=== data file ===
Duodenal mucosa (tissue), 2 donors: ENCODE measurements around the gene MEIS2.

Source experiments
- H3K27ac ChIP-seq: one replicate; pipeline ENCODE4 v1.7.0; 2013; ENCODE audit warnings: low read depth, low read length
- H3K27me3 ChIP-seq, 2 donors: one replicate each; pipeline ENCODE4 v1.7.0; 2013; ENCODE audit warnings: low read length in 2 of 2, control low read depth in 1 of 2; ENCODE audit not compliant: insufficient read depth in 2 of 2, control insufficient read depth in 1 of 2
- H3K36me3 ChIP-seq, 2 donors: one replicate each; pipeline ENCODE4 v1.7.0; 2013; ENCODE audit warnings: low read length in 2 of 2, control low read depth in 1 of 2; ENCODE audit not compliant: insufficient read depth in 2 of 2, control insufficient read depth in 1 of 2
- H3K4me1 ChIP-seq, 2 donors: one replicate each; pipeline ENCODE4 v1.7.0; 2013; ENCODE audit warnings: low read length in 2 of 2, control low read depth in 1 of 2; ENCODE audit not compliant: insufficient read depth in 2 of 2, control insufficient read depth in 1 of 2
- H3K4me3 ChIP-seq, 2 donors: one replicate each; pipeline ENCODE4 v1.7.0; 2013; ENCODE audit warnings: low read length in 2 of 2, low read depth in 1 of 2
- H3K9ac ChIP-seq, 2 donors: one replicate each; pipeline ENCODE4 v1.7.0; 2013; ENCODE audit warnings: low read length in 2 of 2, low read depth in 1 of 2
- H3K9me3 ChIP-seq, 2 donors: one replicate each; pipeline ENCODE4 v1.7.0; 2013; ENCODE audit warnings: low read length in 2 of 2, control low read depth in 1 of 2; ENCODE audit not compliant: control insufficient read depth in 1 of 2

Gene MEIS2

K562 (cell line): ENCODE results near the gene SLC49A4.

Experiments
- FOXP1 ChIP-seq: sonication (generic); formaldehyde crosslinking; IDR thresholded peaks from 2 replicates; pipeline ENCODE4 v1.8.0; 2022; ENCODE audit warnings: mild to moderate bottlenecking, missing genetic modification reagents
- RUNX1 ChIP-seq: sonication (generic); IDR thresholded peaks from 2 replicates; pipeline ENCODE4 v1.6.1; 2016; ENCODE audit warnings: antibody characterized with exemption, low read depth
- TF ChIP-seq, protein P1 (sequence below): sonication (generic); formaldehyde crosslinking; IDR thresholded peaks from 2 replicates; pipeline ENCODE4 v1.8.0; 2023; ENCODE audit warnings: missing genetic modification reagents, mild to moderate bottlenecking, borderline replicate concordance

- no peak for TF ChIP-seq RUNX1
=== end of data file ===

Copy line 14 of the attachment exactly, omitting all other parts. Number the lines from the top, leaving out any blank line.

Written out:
- RUNX1 ChIP-seq: sonication (generic); IDR thresholded peaks from 2 replicates; pipeline ENCODE4 v1.6.1; 2016; ENCODE audit warnings: antibody characterized with exemption, low read depth